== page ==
Types of Adware: Zango
It seems as if no place on the internet is safe from adware, even popular social networking sites. Secret Crush, a web-based application more commonly termed as a widget, was found said to be in violation of Facebook's terms of service because of its adware characteristics. This deceptive widget captured people's attention by displaying this message, "One of your friends has a crush on you!", tempting them to click on the pop-up window. Intrigued by the thought of developing a new internet friendship, users were tricked into completing several steps only to find a free horoscope service waiting for download. Those users curious enough to proceed were eventually infected with Zango, an infamous adware program. This program was said to function as spyware, monitoring their web browsing habits in order to launch targeted advertisements. In the end, nearly 4% of all Facebook users had installed the software, amounting to well over 1 million downloads.
Zango, formerly associated with names such as Hotbar and 180solutions, is one of the leading distributors of adware. The company develops software that provides users with business resources and games, along with DRM (Digital Rights Management)- restricted music and videos. Zango has also been at the center of recent controversy. Last November, the company settled charges with the FTC for $1 million. The Federal Trade Commission stated that Zango used a number of deceptive methods to install adware programs while obstructing users from removing it, making their operating a violation of federal law.
Many security experts have listed a number of undesirable activity associated with the Zango Easy Messenger, the company's instant messaging utility. It reported to behave as a spyware application by reporting user behavior, automatically functioning during startup, displaying pop-up ads and installing other adware components.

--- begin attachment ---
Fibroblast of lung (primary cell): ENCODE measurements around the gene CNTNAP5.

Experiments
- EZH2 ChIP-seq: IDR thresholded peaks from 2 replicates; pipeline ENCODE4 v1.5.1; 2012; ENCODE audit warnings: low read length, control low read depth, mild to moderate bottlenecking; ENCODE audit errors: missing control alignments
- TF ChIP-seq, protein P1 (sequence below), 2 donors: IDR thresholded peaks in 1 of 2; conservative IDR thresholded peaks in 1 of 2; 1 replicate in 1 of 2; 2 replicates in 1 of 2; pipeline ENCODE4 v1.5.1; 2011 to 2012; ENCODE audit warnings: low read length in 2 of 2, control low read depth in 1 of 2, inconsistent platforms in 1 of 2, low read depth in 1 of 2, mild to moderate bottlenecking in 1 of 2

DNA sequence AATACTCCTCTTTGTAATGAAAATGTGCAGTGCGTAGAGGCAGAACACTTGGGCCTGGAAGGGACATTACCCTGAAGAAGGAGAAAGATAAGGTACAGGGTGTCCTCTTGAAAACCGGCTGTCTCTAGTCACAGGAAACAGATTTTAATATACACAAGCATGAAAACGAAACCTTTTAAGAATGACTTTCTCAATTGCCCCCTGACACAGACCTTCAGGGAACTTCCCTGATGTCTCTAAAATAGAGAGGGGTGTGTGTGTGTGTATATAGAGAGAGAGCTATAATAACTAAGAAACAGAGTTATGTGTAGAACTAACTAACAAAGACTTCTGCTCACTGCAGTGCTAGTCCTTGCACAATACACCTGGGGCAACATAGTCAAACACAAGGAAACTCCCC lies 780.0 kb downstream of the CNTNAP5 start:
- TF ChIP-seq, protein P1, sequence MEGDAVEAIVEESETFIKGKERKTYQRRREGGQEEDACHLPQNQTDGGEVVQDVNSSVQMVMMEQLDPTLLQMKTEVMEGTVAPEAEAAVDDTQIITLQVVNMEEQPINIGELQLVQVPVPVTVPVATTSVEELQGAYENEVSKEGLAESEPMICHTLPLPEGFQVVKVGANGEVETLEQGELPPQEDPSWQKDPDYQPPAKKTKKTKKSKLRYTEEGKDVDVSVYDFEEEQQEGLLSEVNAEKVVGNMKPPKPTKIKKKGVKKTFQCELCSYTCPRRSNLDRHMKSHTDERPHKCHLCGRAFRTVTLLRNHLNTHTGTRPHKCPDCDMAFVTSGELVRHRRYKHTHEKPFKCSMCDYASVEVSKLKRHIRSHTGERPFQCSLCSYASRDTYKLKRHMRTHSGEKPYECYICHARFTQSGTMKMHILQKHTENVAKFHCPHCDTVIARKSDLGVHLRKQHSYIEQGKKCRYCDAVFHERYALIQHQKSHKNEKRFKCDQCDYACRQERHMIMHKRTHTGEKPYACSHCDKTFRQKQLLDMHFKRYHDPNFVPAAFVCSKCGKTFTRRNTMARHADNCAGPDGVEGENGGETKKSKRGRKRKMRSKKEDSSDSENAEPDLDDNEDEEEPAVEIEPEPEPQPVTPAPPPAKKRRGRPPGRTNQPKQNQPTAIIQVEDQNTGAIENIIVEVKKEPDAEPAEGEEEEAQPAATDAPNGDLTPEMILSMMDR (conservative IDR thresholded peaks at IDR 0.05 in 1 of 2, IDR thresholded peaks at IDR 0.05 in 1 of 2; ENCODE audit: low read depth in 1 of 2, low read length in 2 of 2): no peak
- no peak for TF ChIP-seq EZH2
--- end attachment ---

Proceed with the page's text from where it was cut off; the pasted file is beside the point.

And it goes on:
In 2006, Websense Inc., a prominent anti-spyware vendor, issued a Zango-related security advisory. The report stated that several user pages on the MySpace website were compromised with adware. Apparently, the Zango Cash Toolbar was secretly bundled with video stills that appeared to be from YouTube. After clicking on the still, users were directed to a copy of the video, which was normally operated by rogue sites hosting spyware.
McAfee warns that while several Zango programs may have legitimate purposes, they should still be used with caution. The software vendor classifies Zango software as PUPs (potentially unwanted programs) that may function as an adware downloader.
A Word of Warning
Considering the increasing amount of infections on the internet, the detection of malicious applications on Facebook and Myspace should come as no surprise. As these social networks ascend to greater levels of popularity and attract more users, they are sure to attract more adware and spyware as well. Although Facebook no longer does business with Zango, the threat of infection remains with new threats such as My Admirer, an exploit similar to Secret Crush. This recent wave of infection goes to show that having a false sense of security on what appears to be an innocent website can be very costly in the end.